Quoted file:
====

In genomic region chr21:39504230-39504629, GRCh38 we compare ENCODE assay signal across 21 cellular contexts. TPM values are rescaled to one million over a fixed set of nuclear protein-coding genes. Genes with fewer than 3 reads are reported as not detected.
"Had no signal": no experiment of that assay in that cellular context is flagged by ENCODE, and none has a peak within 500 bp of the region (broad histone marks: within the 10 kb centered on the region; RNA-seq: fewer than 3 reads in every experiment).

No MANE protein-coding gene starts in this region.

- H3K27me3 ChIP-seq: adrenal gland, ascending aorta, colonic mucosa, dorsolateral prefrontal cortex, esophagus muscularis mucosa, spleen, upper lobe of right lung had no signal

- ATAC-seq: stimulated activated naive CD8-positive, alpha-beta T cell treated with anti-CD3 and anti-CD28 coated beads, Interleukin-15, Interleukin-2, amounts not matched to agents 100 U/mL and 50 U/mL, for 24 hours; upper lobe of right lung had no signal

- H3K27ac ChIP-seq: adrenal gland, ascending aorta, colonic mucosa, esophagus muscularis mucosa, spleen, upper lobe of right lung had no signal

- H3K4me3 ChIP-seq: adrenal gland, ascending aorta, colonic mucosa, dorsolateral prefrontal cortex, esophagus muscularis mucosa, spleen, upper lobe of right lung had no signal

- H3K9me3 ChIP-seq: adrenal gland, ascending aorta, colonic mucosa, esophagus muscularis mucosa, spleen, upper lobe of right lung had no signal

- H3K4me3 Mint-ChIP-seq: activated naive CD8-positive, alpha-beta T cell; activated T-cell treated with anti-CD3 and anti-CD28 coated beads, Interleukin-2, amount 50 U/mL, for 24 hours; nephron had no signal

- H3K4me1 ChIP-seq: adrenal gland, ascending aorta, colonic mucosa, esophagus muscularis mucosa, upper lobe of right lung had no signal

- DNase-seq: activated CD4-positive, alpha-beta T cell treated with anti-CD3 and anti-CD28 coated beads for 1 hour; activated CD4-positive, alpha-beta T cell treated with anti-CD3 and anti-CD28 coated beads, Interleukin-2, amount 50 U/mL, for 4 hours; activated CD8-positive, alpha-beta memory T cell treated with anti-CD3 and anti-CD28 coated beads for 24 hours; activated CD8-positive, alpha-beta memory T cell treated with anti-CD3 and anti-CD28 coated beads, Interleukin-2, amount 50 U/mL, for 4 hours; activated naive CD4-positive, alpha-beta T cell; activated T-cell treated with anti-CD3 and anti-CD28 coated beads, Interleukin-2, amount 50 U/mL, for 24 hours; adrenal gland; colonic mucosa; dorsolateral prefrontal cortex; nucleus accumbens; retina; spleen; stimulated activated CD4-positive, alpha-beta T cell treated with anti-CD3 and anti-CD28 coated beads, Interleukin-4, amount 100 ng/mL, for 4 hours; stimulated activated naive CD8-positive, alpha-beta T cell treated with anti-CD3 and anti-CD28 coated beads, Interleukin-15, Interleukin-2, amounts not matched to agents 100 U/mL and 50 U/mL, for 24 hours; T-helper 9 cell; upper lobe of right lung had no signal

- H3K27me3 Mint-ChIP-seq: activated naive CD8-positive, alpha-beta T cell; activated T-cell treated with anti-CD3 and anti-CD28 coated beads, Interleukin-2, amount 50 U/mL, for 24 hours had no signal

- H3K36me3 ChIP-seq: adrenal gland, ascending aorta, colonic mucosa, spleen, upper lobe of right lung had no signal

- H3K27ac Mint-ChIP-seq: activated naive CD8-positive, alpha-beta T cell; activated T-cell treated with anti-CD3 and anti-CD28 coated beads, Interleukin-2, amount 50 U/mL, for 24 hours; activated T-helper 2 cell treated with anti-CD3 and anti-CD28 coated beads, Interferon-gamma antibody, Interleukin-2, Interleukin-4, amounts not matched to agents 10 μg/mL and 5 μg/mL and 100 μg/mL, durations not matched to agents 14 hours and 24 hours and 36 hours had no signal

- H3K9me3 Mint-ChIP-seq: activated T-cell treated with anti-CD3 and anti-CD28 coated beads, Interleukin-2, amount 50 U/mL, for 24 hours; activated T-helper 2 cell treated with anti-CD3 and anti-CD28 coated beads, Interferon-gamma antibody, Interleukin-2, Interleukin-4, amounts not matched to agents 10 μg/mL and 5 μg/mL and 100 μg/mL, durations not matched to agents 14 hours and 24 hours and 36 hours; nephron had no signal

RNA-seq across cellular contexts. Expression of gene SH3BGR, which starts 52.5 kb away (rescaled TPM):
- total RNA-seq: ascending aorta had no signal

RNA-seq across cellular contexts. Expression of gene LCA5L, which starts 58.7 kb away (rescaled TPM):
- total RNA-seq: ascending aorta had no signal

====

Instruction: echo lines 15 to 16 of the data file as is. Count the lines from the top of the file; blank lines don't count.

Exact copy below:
- H3K9me3 Mint-ChIP-seq: activated T-cell treated with anti-CD3 and anti-CD28 coated beads, Interleukin-2, amount 50 U/mL, for 24 hours; activated T-helper 2 cell treated with anti-CD3 and anti-CD28 coated beads, Interferon-gamma antibody, Interleukin-2, Interleukin-4, amounts not matched to agents 10 μg/mL and 5 μg/mL and 100 μg/mL, durations not matched to agents 14 hours and 24 hours and 36 hours; nephron had no signal

RNA-seq across cellular contexts. Expression of gene SH3BGR, which starts 52.5 kb away (rescaled TPM):